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Entertaining Companion for the Fair Sex, appro
priated solely to their Use and Amusement,
1 Philidor and Irenc; or, Rural Lore| 14 The Governess
140 115 15 The Tale of Geneura 2 Rousseau's Emilia 117 16 The History of Flypafia
147 3 Letter from F. Scudamore to Lady Sa. 17 The Matron
11818 A City Night-Piece in Winter 151 4 Erigmatical Qneftions
19 The true Point of Honour s The Lazy Lover
20 Solutions to Questions
156 6 The Boalter 7 Mischief of Laughter, and Benefit of | 21 POETRY.Christmas, a Pastoral Tears
125 Damon ani Delia, a Pastoral Ballad $ Mili'ary Distress
Death, a Viso!-On Absence, a Pafto. , L'Hirondelle & les petits Ofeaux 131 ral--Inscribed to the amiable Miss Eli. 10 Dances of the interior Inhabitants of za -:-An Elegy on the Death of North America
132 Mr. John Goodwin-Prolopue to the 11 Letter from Miss Clifford to Miis Liverpool Prize-Verses written by a Granby
This Number is embellished with the following Copper-Plates, viz.
1. An elegant Pattern for a Work. Bag. 2. A beautiful bidorical Picture of Phili. dor aud (renc, or Rural Love : and 3. A new Song, lei to Music by Mr. Hudlon.
LONDON : Printed for G. Robin'on, No. 25, Paternoster-Row, pere Favours
from Correspondents will be received.
To our CORRESPONDENTS.
E are not a little obliged to the author of the Letters from Mrs. Scuda-,
mire to Lady Saville, for the submiffion and readiness of recomposing the letter which had miscarried, and without which the thread of the narrative must have been broken, and the continuation unintelligible.
We are likewise obliged to the translator of Emilia for resuming her pen, and favouring us with a continuation of a work fraught with so many useful precepts to the sex.
Will Miss Clara R forgive us if we should whisper to her that we are importuned for the continuation of her letters, and that the suspence of our readers seems to have become bois rous ? Among
other pieces in profe, we have received a Letter from Fanny Lovel 10 Sophia. Beau!y, an Ejay, by 9. H- Tre Moral Advijer, No. 11.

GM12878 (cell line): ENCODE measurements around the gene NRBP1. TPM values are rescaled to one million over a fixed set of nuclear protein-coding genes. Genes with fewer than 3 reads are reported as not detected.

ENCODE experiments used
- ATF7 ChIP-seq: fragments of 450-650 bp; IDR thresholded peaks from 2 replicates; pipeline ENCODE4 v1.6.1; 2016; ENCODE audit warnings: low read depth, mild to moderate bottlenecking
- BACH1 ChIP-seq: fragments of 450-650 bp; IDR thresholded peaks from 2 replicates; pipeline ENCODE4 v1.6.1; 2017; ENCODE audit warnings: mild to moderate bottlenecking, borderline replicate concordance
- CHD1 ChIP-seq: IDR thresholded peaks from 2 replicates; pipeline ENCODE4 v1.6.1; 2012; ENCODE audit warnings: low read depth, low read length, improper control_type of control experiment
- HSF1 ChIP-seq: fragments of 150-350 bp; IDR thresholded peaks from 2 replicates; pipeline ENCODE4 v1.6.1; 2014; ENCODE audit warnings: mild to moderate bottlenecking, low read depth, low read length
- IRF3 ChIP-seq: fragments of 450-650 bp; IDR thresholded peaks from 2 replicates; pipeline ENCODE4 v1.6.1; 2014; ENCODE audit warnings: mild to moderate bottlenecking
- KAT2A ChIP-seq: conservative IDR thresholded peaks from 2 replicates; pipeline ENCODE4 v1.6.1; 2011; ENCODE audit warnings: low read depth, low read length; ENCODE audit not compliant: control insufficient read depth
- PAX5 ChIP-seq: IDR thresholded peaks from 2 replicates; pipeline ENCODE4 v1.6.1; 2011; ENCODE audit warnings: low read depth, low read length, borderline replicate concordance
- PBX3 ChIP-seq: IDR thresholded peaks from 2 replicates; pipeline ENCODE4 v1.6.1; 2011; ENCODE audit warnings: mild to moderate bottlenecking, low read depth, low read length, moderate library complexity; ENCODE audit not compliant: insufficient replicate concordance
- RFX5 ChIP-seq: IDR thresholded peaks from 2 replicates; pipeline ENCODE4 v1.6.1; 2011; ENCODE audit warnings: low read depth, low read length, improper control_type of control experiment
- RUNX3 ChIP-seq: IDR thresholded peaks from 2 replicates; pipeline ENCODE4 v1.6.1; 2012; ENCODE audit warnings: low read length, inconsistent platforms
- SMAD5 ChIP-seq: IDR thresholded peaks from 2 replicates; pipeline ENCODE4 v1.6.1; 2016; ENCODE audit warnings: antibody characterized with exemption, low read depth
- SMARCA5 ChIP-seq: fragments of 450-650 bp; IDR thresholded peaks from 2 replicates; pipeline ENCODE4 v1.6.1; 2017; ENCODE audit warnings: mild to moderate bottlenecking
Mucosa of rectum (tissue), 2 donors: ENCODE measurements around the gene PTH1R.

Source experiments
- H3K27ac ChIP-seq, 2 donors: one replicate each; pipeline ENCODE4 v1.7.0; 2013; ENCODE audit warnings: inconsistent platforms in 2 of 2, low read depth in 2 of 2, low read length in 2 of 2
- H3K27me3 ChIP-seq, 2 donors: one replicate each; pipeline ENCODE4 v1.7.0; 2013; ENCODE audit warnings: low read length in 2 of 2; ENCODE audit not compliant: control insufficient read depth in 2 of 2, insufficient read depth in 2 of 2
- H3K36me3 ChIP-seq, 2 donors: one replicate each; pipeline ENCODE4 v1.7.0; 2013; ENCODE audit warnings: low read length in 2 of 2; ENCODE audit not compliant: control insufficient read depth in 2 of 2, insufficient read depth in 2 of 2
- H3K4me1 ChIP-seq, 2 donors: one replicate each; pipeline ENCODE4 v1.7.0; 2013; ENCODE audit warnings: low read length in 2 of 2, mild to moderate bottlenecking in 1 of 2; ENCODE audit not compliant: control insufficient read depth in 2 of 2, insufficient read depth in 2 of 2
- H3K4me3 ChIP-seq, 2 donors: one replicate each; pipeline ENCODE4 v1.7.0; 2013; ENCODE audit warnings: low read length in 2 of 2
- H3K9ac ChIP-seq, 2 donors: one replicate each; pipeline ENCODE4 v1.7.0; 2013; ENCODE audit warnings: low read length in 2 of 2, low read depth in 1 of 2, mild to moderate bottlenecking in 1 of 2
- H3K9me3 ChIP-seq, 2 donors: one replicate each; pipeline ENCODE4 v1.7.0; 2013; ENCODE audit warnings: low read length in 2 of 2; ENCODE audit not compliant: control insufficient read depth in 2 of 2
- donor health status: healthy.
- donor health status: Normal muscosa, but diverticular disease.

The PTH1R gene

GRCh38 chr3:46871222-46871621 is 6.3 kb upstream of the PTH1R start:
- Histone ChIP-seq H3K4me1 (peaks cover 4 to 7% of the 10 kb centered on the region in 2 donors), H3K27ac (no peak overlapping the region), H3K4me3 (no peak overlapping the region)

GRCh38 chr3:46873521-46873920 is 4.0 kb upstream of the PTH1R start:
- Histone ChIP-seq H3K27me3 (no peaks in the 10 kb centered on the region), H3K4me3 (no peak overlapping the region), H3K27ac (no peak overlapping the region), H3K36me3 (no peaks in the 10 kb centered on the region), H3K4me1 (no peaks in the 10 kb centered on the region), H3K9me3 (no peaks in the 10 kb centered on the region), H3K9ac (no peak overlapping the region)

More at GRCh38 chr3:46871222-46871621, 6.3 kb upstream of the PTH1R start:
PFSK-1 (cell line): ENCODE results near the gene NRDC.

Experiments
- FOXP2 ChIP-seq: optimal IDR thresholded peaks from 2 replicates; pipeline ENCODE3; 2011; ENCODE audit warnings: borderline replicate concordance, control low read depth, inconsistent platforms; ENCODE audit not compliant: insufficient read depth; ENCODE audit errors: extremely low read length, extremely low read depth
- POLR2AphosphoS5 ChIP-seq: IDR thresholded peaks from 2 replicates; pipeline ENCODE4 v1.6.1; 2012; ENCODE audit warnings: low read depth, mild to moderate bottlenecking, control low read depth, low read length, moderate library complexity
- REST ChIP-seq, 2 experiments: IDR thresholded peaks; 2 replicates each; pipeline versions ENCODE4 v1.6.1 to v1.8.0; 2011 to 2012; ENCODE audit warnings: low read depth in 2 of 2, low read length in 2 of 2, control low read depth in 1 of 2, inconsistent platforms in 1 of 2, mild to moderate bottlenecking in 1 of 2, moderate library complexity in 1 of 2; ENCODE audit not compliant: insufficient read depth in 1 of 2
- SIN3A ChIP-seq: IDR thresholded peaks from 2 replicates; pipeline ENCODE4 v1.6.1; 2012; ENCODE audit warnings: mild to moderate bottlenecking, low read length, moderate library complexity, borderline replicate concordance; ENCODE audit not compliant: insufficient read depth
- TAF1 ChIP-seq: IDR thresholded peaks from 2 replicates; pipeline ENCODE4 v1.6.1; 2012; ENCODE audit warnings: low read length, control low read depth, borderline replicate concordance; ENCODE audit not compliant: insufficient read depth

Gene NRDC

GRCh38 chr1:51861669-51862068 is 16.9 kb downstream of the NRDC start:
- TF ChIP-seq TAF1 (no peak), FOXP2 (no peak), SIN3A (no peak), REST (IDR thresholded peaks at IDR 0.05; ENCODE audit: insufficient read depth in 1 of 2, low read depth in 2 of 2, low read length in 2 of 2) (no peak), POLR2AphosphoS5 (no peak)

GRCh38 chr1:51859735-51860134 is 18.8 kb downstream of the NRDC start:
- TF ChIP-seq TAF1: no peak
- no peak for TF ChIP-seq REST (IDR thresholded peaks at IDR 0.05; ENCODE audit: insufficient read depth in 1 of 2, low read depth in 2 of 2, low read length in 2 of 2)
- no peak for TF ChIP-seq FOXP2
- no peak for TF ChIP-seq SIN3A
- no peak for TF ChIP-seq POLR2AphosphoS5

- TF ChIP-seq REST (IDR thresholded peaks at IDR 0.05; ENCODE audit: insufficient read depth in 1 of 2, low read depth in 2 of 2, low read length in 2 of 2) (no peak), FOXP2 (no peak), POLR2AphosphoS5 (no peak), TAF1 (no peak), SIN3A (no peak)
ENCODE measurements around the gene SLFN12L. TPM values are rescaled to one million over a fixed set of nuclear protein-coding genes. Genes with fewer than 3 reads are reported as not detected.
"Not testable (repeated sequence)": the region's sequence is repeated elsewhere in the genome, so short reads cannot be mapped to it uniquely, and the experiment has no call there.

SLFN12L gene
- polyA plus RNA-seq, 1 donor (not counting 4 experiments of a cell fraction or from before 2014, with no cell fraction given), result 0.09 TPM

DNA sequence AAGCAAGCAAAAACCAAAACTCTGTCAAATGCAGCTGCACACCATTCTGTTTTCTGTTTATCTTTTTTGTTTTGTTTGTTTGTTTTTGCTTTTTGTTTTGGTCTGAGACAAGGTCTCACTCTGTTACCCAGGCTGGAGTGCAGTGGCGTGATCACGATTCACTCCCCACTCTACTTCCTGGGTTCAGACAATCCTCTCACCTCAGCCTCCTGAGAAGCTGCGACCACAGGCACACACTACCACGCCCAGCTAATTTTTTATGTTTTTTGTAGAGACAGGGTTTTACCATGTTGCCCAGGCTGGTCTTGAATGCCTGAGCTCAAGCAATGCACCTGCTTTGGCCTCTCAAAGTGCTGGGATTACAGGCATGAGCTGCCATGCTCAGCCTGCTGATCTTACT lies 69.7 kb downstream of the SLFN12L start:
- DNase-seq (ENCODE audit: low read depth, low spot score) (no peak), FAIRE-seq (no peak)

On Irut Beauty, by H. H- Lift of fair Ladies in Deal, by Ulyffes. ift of Men's Chrif. tian Names, by
Lift of Names in Eastbourn, Sufex, by Lorenze. Partial Solution of the Lift of Flowers in obe Supplement, by F. Fr. Enigmatical List of Signs and Cinsellations, by F. Fr. Lip of young Ladies in Woodford, Esex, by Ġ- Lift of Cories in England. Enigmatical Lift of Comedians, and of Gounties and Towns in England and Wales, by W. D. W-lh. Enigmatical Lijl of Churches, by Mary Abrook, at Mrs. Harris's School, Uxbridge. Thoughts on the return of Spring, by the author of the Excursion, who defires us to advert to and correct the following errata in the latter piece, page 598, line 17, Trophonius':. Pagg 694, line 35, read jill. The same page, line 26, after murmurs, should have been a period, and an ellitfis after gonder. Page 695, read Hejperus. Same page, line 27, read worlds. Page 696, line 11, read diminutive. Vol. X. page 11, line 1, read nesl. Same page, line 50, read expof. d. Page 73, line 26, read Hopkins's. Page 76, line 37, read amusing. Same page, line 33, should have been a period instead of a comma after around me. With respect to the ellipjes mentioned by this writer, he may see that they are seldom used by printers at present, and that a comma answers their purpose as well. A phyfi. cal Cale, from Amelia, is received, and an Address from fome Ladies to Mr. Hawa kins, whose poetry has appeared in our collection, to favirr them with bis Portrait, figned Susannah G-, Grafton-itreet, and Dorothy M-, Bond-Itreet,